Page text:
Also it is said that the Hebrew women don’t even need the midwives. They give birth before the midwife arrives, who then finds both mother and child healthy and alive. Whereas it is said about the Egyptian women that they die during labour and need the assistance of the midwives to revive both them and their babies.

To the attentive reader it will be obvious that these comments are not made in the spirit of medical or racial distinction but that something else entirely is at play. But in order to understand this story we have to first decode a couple of elements: Baby boy, baby girl, Hebrew midwives, Hebrew women and Egyptian women.

The Male & The Female

Baby boy is the aspect that remembers where the human soul comes from, as we say in Hebrew: “Ben Zachar”, Zachar (male) from Zocher (remembers), the one who remembers, and since he remembers he shall always remind us of this fact. The male always refer to this inner, essential aspect of human nature. (In each human being, both male and female aspects are present of course.)

Baby girl on the other hand is an aspect of the external, the casing, the wrapping, the envelope or the shell protecting the essence or the seed. Female in Hebrew means Nekevawhich refers to a hollowness or a space. It stands for the body, this world, in Hebrew “Ha Olam Haze”, the world which is revealed and which we can capture in our senses.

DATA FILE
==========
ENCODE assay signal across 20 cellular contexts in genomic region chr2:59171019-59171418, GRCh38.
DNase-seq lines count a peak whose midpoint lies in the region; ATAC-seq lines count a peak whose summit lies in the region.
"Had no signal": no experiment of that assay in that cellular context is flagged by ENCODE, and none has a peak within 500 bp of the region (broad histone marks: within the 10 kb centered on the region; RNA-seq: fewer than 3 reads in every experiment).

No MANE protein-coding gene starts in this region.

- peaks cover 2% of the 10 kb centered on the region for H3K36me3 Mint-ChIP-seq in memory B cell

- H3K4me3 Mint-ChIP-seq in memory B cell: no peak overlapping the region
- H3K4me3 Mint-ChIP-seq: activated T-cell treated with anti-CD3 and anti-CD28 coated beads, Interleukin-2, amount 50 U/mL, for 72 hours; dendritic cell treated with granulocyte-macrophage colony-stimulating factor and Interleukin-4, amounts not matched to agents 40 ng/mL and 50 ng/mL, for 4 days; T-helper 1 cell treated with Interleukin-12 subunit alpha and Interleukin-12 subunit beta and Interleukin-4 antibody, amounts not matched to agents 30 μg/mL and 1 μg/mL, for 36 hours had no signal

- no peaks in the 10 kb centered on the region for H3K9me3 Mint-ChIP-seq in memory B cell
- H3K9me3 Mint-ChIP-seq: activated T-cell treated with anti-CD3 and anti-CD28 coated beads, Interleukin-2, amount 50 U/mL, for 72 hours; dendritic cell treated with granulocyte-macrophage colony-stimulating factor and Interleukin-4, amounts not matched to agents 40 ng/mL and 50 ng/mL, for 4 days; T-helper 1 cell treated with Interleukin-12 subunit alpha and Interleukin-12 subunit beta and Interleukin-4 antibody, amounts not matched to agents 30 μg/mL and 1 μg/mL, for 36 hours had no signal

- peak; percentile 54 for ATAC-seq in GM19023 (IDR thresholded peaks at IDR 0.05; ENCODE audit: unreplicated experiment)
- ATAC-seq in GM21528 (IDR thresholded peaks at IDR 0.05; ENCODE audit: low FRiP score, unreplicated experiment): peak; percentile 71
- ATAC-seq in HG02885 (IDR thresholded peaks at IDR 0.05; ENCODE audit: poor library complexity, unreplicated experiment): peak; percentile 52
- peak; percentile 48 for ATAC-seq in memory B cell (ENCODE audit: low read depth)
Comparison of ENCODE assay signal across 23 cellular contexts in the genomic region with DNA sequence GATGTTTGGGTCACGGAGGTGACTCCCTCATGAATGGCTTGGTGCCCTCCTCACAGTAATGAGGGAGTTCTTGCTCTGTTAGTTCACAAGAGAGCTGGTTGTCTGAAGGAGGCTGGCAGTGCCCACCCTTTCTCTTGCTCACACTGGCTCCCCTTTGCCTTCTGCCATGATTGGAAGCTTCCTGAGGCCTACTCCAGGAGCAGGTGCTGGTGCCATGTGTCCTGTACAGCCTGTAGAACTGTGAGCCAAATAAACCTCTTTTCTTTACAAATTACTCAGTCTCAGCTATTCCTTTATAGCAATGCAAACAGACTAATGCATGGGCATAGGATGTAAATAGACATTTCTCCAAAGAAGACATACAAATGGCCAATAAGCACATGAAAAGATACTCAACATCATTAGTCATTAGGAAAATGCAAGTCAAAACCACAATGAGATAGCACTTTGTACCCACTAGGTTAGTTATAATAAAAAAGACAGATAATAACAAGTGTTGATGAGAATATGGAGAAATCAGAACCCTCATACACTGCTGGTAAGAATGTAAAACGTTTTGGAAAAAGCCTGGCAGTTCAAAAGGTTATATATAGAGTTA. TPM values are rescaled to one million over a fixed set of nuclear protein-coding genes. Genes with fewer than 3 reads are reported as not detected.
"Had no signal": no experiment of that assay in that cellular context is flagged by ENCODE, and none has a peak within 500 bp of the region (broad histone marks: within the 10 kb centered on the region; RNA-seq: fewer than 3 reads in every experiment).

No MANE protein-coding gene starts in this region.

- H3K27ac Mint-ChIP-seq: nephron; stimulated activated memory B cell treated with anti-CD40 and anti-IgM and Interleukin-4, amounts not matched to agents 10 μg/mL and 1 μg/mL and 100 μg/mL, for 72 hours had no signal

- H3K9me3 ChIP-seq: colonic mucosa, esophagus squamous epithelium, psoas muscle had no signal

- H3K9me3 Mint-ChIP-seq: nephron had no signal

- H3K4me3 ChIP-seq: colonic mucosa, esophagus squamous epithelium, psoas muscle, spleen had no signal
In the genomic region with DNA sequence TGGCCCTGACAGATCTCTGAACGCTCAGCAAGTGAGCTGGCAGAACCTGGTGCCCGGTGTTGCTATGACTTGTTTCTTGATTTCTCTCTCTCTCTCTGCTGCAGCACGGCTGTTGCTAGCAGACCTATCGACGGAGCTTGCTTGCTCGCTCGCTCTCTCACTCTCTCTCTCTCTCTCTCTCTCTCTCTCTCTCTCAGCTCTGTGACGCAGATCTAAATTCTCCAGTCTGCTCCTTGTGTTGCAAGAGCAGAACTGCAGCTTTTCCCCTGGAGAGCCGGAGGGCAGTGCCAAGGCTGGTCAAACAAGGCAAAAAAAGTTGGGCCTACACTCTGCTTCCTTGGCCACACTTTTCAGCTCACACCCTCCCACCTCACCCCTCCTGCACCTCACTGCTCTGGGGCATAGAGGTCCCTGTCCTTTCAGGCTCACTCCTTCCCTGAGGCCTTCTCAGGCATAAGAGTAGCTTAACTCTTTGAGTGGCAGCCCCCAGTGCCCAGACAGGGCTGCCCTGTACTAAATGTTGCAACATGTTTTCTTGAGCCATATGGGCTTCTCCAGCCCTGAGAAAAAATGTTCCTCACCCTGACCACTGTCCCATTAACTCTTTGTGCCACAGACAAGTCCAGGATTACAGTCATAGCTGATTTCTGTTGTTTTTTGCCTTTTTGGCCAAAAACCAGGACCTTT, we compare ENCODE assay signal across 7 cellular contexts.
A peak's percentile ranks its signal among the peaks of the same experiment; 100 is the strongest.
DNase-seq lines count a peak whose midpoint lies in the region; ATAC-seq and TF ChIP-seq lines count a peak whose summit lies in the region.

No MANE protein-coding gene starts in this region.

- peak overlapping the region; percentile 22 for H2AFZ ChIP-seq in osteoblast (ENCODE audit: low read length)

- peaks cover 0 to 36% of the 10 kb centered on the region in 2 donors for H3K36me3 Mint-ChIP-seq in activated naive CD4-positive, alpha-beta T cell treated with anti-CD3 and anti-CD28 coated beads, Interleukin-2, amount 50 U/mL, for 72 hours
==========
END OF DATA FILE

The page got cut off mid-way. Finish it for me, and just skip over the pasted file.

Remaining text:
The Hebrew women are the element in a person which knows that whatever arrives, boy or a girl, hidden or revealed, comes from one source. The children are coming from the Eternal, and they shall return to the Eternal. This is why these women don’t need the help of the midwife, because they already know that it’s the spirit, in Hebrew Ruach (also: wind) that blows through everything and revives everything.

In the case of the Egyptian women, we have a situation where the power of the body gives birth to another body, killing the first one in the process. This is because the power of the body always wants to get something, not to give. And so the Egyptian women need midwives, to mediate life and death, they are quite literally in the middle: they come to revive the Egyptian women who die while giving birth, and also they come to revive their babies which are born dead.

Breaking Out Of The Loop

To summarize, the worldly power within us always wants to extinguish any memory we might have of something else, because it is only when we totally accept the rules of narrowness without any alternative that they hold absolute power over us. Under this rulership of duality each time we try to move towards new life, we “die” and are then at the mercy of the same worldly powers to “revive” us. It’s a closed system.

If, on the other hand, we remember that although we are passing through this world, our essence, our true origin is not of this world, we break the cycle and can grow with ease, even through great suffering, by holding on to hope, because there is a sense that we’re coming from the Eternal and going to the Eternal and everything along the way is but a revelation of the wondrous nature of Existence.

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About Eti Shani

Eti Shani was born in Israel and has been teaching Hebrew for more than 10 years with a special interest and experience in ancient Hebrew scriptures and culture. She's also the author of a series of books for novice and intermediate Hebrew learners.